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CARBON DIOXIDE AND METHANE FLUXES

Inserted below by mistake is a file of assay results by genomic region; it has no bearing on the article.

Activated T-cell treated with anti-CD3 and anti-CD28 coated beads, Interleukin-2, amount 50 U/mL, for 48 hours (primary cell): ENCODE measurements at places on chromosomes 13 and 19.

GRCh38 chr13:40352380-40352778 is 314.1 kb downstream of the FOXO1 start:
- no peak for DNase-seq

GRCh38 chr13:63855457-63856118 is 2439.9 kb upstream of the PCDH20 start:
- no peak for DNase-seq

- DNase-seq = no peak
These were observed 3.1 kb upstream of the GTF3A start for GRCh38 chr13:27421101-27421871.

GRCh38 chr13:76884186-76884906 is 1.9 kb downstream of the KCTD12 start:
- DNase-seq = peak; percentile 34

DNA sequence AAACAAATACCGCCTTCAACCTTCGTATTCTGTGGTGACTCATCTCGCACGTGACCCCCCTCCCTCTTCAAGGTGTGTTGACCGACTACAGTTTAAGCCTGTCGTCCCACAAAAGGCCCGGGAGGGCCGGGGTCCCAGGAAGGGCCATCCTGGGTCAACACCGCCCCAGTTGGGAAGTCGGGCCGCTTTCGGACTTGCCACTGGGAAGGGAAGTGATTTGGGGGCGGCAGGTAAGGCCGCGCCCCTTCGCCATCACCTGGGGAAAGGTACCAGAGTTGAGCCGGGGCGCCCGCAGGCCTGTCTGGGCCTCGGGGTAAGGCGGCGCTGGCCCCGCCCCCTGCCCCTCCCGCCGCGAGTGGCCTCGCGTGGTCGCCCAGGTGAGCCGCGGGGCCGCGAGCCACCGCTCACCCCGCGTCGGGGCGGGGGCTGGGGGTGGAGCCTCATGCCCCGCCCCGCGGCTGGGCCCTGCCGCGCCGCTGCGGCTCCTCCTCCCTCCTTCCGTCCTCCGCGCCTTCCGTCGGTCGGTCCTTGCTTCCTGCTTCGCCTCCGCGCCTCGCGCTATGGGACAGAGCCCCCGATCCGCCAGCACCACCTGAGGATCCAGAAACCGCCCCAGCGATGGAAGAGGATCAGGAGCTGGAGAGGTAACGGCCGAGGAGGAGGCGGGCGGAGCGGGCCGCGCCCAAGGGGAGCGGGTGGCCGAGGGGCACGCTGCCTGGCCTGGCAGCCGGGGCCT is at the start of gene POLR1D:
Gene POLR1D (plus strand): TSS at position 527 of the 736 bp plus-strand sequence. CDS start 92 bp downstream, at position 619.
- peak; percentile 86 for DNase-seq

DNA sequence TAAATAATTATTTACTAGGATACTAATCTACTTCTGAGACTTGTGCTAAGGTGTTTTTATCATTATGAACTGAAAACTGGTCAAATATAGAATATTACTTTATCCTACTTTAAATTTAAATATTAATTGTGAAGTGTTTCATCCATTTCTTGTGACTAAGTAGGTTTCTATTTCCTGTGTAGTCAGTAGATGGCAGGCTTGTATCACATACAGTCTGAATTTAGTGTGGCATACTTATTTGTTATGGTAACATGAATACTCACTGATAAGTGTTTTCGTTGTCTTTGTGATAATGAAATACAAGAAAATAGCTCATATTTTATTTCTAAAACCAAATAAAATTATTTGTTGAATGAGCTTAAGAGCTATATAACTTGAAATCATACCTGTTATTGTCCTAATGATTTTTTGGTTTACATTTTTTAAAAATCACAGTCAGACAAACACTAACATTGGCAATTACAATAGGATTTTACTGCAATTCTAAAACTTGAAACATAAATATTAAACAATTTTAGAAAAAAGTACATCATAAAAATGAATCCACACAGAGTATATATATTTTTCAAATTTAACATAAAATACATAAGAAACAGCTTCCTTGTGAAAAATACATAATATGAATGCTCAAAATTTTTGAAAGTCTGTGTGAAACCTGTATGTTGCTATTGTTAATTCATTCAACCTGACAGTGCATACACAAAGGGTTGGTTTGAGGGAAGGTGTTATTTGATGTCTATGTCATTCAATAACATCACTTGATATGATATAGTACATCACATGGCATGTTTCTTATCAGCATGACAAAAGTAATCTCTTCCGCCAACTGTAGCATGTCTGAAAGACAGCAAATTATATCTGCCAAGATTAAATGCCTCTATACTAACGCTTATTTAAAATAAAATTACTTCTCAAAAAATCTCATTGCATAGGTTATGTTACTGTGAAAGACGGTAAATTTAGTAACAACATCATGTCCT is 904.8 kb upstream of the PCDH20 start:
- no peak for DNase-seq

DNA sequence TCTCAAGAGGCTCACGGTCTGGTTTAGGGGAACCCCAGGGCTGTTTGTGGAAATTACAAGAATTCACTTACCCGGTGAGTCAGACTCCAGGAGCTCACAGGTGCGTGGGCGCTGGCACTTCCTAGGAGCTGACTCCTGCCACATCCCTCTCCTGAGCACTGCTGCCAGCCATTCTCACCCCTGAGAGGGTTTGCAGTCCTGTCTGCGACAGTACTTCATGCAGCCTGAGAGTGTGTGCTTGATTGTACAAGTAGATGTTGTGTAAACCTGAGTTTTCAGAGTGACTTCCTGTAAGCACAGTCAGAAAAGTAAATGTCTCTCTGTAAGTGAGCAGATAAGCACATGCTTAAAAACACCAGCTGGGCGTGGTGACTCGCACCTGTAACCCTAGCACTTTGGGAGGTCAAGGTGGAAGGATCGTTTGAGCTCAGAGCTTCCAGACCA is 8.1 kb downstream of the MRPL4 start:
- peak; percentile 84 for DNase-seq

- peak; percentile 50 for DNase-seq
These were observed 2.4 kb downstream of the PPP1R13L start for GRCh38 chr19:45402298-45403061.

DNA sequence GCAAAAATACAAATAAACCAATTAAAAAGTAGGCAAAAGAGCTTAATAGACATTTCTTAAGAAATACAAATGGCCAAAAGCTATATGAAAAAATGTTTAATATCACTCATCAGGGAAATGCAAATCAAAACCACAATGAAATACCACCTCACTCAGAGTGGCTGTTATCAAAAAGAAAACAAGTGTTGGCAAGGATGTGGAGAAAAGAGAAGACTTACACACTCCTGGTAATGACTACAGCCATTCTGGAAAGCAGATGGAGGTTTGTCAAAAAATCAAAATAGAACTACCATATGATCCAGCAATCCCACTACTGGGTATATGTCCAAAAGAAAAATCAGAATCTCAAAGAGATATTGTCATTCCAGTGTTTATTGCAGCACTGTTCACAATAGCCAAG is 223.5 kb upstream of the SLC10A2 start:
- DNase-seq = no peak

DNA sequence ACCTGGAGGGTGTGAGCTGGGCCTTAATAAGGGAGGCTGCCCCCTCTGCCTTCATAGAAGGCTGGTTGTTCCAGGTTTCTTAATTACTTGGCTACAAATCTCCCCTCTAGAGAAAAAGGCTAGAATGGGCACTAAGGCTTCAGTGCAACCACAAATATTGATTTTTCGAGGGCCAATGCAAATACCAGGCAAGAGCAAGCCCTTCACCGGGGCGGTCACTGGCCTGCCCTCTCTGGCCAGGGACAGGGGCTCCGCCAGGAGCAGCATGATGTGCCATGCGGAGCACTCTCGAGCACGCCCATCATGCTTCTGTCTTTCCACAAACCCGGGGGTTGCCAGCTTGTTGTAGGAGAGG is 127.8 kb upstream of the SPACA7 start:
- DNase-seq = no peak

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CARBON DIOXIDE AND METHANE FLUXES BY AFOREST SOIL UNDER LABORATORY-CONTROLLEDMOISTURE AND TEMPERATURE CONDITIONSRICHARD D. BOWDEN,1* KATHLEEN M. NEWKIRK2and GINA M. RULLO11Allegheny College, Department of Environmental Science, Meadville, PA 16335, U.S.A. and2TheEcosystems Center, Marine Biological Laboratory, Woods Hole, MA 02543, U.S.A.(Accepted 17 September 1997)SummaryÐCarbon dioxide and methane are important greenhouse gases whose exchange rates betweensoils and the atmosphere are controlled strongly by soil temperature and moisture. We made a labora-tory investigation to quantify the relative importance of soil moisture and temperature on ¯uxes ofCO2and CH4between forest soils and the atmosphere. Forest ¯oor and mineral soil material were col-lected from a mixed hardwood forest at the Harvard Forest Long-Term Ecological Research Site (MA)and were incubated in the laboratory under a range of moisture (air-dry to nearly saturated) and tem-perature conditions (5±258C). Carbon dioxide emissions increased exponentially with increasing tem-perature in forest ¯oor material, with emissions reduced at the lowest and highest soil moisturecontents. The forest ¯oor Q10of 2.03 (from 15±258C) suggests that CO2emissions were controlled pri-marily by soil biological activity. Forest ¯oor CO2emissions were predicted with a multiple polynomialregression model (r2=0.88) of temperature and moisture, but the ®t predicting mineral soil respiration wasweaker (r2=0.59). Methane uptake was controlled strongly by soil moisture, with reduced ¯uxes underconditions of very low or very high soil moisture contents. A multiple polynomial model accuratelydescribed CH4uptake by mineral soil material (r2=0.81), but only weakly (r2=0.45) predicteduptake by forest ¯oor material. The mineral soil Q10of 1.11 for CH4uptake indicates that methaneuptake is controlled primarily by physical processes. Our work suggests that inclusion of both moistureand temperature can improve predictions of soil CO2and CH4exchanges between soils and the atmos-phere. Additionally, global change models need to consider interactions of temperature and moisture inevaluating eects of global climate change on trace gas ¯uxes. # 1998 Elsevier Science Ltd. All rightsreservedINTRODUCTIONCarbon dioxide and methane are greenhouse gaseswhose atmospheric concentrations have beenincreasing over the last several centuries (Prather etal., 1996; Schimel et al., 1996). Methane is ofincreasing concern because it has a radiative poten-tial 26 times more eective than CO2(Lilieveld andCrutzen, 1992), and because it in¯uences the oxi-dative potential of the atmosphere (Thompson,1992).Soils are major global sources and sinks of CO2and CH4and thus play an important role in regu-lating atmospheric concentrations of these gases(Mooney et al., 1987; Melillo et al. , 1989). Soil res-piration by terrestrial ecosystems contributes 50±75  109tCyÿ1(Kicklighter et al., 1994) to the at-mosphere, which is an order of magnitude greaterthan the annual increase in atmospheric carbon(Watson et al., 1990). Globally, consumption of at-mospheric methane by both methanotrophic andnitrifying bacteria in aerobic soil (Bedard andKnowles, 1989) is 1.5±4.5  107tChaÿ1yÿ1, repre-senting 1 to 8% of the oxidative potential of the at-mosphere (Born et al., 1990; Schutz et al., 1990;Prather et al., 1996). Of this total, temperate ever-green and deciduous forests consume up to 37%(Steudler et al., 1989).Understanding the dynamics of CO2and CH4exchanges between soils and the atmosphere is criti-cal to construction of regional trace gas models andto prediction of trace gas ¯uxes under models ofglobal climate change. Numerous ®eld studies intemperate forests have shown a strong temporalpattern in CO2and CH4¯uxes (e.g. Castro et al.,1994; Peterjohn et al., 1994; Castro et al., 1995)that corresponds strongly with seasonal changes insoil moisture and temperature. Temperature is con-sidered the primary predictor of CO2euxes, but,not surprisingly, moisture also in¯uences soil respir-ation rates (e.g. Wiant, 1967; Groman et al.,1992). Moisture usually exerts strong control overCH4uptake rates, although inclusion of both moist-ure and temperature in models can increase predic-tive capabilities. Lessard et al. (1994) suggested thatthe strong relationship between moisture and CH4uptake may mask relationships between tempera-Soil Biol. Biochem. Vol. 30, No. 12, pp. 1591±1597, 1998# 1998 Elsevier Science Ltd. All rights reservedPrinted in Great Britain0038-0717/98 $19.00 + 0.00PII: S0038-0717(97)00228-9*Author for correspondence.1591ture and uptake, thus it has been dicult to deter-mine the relative importance of these factors.Using ®eld studies to determine the relative im-portance of moisture and temperature in controlling¯ux rates is dicult because soil temperature andmoisture usually covary seasonally in temperateecosystems. Soil temperatures are usually highest bylate summer, but strong evapotranspiration poten-tials usually reduce soil water even if precipitationstays relatively constant. Thus, it is not a straight-forward exercise to determine if maximum rates ofsoil respiration or CH4uptake in late summer, forexample, are due to high temperatures, lower soilmoisture, or an interaction of both factors.Understanding the controls of moisture and tem-perature is important because there is increasingeort to construct regional trace gas models andaccurate models cannot be produced if controllingfactors are not well understood. To overcome limi-tations of ®eld-based data in determining the im-portance of soil moisture and temperature, we did afull-factorial laboratory study to evaluate the rela-tive contribution of each factor, as well as inter-actions, on CO2emissions and CH4uptake by awell-drained temperate forest soil.MATERIALS AND METHODSSite descriptionSoil material was collected at the Harvard ForestLong-Term Ecological Research Site in north-cen-tral Massachusetts, U.S.A., from an approximately50-y-old mixed hardwood stand established follow-ing abandonment from pastures in the early 1900's(Magill et al., 1997). Total biomass in the stand was111 t haÿ1, and was dominated by black oak(Quercus velutina Lam.), which comprises 76% ofthe total basal area. Remaining vegetation includesblack birch (Betula lenta L.), paper birch (Betulapapyrifera March.) and red maple (Acer rubrum L.).Soils at the site are of the Canton series